A New Year of Opportunity or a New World Order?
At the close of 2021 and the beginning of 2022, we stand at a crossroads. When we look back over the past twelve months, we see a shifting landscape of politics, culture and social norms. We see unprecedented actions by governments around the world, including Canada’s federal, provincial and municipal governments.
Two years ago, before coronavirus was a thing, many of us already saw tyrannical tendencies in every branch of government. Those tendencies have now found new avenues of expression, new opportunities for exploitation. The desire to control, to manipulate, to coerce and to demand compliance and uniformity to a set of presuppositions is one of mankind’s flaws. It is the nature of sinful man to want to force others to accept a particular world view, to behave in a certain way and to celebrate (or condemn) the same things . . . to engage in “groupthink.”
Sometimes these proclivities are driven by greed. If people can be made to believe that they must drive a Ford (or a Chevy or a Toyota, etc . . .), there are huge profits to be made by the manufacturers of these products.
Sometimes these controlling tendencies are seen as a springboard to power. Certainly, the efforts to corral voters into one or the other of the mainstream political parties can be driven by a desire to rule over the nation or—in extreme examples—over the entire world. Hitler comes to mind. The Caesars had a go at this in their day. Genghis Khan, Alexander the Great, Napoleon—each of these took steps to conquer and control other nations and other peoples. This drive goes beyond acquiring wealth. These strongmen had more material wealth and access to luxuries than they could ever use. They simply wanted to be the biggest, the most powerful, the most important, the most famous ruler that ever lived.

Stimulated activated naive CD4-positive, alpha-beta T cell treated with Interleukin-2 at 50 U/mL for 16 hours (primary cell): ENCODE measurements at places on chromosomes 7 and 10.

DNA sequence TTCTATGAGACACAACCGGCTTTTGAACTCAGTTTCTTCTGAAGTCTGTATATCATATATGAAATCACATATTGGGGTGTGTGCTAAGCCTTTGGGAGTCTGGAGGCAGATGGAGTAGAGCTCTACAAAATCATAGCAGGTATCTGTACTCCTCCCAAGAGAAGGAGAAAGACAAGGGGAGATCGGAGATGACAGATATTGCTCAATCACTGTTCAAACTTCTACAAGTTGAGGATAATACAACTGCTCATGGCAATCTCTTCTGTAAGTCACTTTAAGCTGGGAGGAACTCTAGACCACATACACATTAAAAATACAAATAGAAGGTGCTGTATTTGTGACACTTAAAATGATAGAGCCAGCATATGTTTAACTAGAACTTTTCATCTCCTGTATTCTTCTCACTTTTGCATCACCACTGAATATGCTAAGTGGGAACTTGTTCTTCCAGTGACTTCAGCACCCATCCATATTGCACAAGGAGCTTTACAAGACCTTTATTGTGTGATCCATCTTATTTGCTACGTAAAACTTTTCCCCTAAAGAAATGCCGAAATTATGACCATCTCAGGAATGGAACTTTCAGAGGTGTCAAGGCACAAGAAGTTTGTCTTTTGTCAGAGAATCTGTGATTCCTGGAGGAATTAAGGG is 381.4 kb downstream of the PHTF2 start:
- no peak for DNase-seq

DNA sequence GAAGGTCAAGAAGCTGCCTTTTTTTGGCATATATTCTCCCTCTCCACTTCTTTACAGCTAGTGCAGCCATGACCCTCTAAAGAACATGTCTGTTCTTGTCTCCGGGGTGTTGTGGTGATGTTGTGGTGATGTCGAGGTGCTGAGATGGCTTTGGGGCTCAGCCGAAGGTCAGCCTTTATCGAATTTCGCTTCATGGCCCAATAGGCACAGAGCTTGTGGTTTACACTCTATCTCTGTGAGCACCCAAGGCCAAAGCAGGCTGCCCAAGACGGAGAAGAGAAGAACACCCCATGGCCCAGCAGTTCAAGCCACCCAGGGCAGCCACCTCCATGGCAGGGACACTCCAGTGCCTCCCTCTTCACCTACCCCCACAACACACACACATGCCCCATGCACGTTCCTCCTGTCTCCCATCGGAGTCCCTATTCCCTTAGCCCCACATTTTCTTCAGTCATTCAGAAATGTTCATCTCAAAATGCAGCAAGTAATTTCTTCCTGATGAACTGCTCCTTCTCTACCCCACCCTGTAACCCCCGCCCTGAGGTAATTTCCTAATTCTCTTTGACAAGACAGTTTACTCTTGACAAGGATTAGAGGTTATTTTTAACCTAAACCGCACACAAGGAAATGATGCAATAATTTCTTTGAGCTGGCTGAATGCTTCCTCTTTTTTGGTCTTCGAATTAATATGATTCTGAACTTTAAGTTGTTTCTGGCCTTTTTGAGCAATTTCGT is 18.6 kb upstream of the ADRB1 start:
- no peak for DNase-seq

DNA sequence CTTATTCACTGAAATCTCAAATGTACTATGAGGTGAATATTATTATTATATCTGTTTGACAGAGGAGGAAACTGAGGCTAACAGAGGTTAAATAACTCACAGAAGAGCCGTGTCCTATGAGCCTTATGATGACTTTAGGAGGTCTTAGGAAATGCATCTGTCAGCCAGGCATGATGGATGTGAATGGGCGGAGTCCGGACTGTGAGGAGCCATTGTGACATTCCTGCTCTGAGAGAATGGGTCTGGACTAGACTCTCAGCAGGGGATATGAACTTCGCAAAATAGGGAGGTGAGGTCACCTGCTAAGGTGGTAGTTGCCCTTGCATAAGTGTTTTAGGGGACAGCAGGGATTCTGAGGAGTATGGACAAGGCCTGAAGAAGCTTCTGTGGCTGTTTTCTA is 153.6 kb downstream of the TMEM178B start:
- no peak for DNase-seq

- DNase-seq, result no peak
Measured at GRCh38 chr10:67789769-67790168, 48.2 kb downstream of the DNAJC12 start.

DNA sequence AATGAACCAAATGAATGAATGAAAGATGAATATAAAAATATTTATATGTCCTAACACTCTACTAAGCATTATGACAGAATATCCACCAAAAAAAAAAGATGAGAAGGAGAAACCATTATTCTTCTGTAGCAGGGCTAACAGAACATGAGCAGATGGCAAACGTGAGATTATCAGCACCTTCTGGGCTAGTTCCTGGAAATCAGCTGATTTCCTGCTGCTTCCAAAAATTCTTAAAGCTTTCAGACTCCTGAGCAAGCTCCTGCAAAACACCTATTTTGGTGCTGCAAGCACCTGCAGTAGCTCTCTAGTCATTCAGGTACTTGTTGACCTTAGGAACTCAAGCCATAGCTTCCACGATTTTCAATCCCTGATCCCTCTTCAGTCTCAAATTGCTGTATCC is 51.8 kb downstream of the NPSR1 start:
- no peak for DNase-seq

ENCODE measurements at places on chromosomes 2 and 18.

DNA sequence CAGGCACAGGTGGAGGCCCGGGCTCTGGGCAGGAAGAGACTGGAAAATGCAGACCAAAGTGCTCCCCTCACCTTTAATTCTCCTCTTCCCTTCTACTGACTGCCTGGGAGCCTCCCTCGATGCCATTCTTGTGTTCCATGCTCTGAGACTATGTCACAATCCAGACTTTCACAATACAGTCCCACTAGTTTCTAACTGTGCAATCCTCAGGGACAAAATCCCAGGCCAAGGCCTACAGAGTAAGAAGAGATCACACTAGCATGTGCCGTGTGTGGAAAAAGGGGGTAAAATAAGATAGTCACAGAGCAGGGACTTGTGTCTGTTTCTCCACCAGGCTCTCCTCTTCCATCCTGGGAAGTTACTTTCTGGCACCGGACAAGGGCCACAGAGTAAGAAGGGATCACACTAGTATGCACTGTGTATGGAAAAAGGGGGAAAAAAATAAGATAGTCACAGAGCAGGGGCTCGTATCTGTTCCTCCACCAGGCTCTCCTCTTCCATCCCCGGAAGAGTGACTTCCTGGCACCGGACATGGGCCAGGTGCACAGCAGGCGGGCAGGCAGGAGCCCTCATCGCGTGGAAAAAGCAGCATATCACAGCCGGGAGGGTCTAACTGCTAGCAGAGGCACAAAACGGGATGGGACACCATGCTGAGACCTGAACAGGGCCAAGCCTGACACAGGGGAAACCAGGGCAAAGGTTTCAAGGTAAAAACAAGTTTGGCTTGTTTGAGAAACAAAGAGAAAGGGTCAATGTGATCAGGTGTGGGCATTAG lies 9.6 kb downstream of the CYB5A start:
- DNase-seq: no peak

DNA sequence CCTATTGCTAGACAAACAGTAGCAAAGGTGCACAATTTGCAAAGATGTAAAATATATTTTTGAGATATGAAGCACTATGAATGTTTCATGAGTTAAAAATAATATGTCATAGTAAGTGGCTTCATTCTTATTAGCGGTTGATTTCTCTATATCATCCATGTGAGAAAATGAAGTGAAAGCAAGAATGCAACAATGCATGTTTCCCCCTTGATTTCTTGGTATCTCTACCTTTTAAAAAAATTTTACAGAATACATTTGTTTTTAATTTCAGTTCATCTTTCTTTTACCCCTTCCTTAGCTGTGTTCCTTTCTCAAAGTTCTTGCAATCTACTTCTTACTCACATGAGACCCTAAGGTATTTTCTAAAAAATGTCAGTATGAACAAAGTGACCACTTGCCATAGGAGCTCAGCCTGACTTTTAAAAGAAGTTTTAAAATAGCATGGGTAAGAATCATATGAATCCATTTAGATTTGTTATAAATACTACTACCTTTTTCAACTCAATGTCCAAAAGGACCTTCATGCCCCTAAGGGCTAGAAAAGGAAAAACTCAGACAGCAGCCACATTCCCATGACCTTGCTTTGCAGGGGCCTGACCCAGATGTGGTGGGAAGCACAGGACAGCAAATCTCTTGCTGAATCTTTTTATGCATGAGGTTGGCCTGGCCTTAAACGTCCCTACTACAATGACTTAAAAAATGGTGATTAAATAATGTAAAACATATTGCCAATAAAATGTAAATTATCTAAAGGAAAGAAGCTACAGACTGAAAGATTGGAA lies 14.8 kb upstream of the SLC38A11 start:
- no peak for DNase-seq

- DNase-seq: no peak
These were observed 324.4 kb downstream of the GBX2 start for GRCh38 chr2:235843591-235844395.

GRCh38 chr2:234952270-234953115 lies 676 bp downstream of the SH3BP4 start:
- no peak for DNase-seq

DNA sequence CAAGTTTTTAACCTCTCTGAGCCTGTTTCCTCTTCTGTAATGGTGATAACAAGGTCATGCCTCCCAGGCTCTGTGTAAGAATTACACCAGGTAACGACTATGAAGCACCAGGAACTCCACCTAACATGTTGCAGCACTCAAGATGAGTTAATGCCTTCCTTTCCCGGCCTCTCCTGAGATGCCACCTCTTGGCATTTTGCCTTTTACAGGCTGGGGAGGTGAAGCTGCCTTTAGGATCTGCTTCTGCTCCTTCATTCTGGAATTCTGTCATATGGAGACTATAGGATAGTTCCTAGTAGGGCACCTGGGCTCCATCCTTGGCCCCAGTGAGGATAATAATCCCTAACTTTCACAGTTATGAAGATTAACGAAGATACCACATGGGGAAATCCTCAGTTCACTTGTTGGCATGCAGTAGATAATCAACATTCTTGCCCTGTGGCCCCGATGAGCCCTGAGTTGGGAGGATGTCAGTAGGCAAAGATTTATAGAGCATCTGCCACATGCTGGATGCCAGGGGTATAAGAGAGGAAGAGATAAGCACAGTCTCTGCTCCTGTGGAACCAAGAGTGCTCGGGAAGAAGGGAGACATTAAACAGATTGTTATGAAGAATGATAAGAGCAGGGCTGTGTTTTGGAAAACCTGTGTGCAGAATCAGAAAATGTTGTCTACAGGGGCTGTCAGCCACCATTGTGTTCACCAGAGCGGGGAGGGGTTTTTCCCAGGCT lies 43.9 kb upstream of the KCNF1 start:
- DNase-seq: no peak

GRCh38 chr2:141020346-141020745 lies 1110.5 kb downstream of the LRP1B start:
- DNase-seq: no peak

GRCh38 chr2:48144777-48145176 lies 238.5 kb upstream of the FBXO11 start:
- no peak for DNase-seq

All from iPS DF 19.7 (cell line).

In today’s world, geopolitical tensions and pressures have meshed gears with financial powerhouses to produce economic behemoths that tower over many nation-states and influence or direct the policies and affairs of entire countries. In his final presidential address to the nation in 1961, U.S. President Dwight Eisenhower warned about the growing power of the “military-industrial complex.” His warning pointed to the tendency of industries to create a market for their products. In other words—as has been described by many—there could be secret manipulations to foster border conflicts and wars in order to sell munitions. In the same speech, he spoke about the “. . . danger that public policy could itself become the captive of a scientific-technological elite.” How important are those words today; they are being fulfilled before our very eyes.
The fastest-growing industrial complex of the past two years has been the pharmaceutical industry. Working hand in hand with government agencies to promote certain products and to limit risk to themselves, Big Pharma (as it has come to be known) has become a dominant economic player, with a concomitant influence on public policy. One company alone, Pfizer, claims to have made $36 billion in 2021 on their mRNA vaccine. Not only have the Canadian and US governments (among many) protected this and other pharmaceutical companies from any threat of lawsuits that could arise from the use of their experimental gene therapy injections, they have purchased large quantities of these products (with taxpayer money) and used the power of the state to coerce their citizens into participating in this global experiment.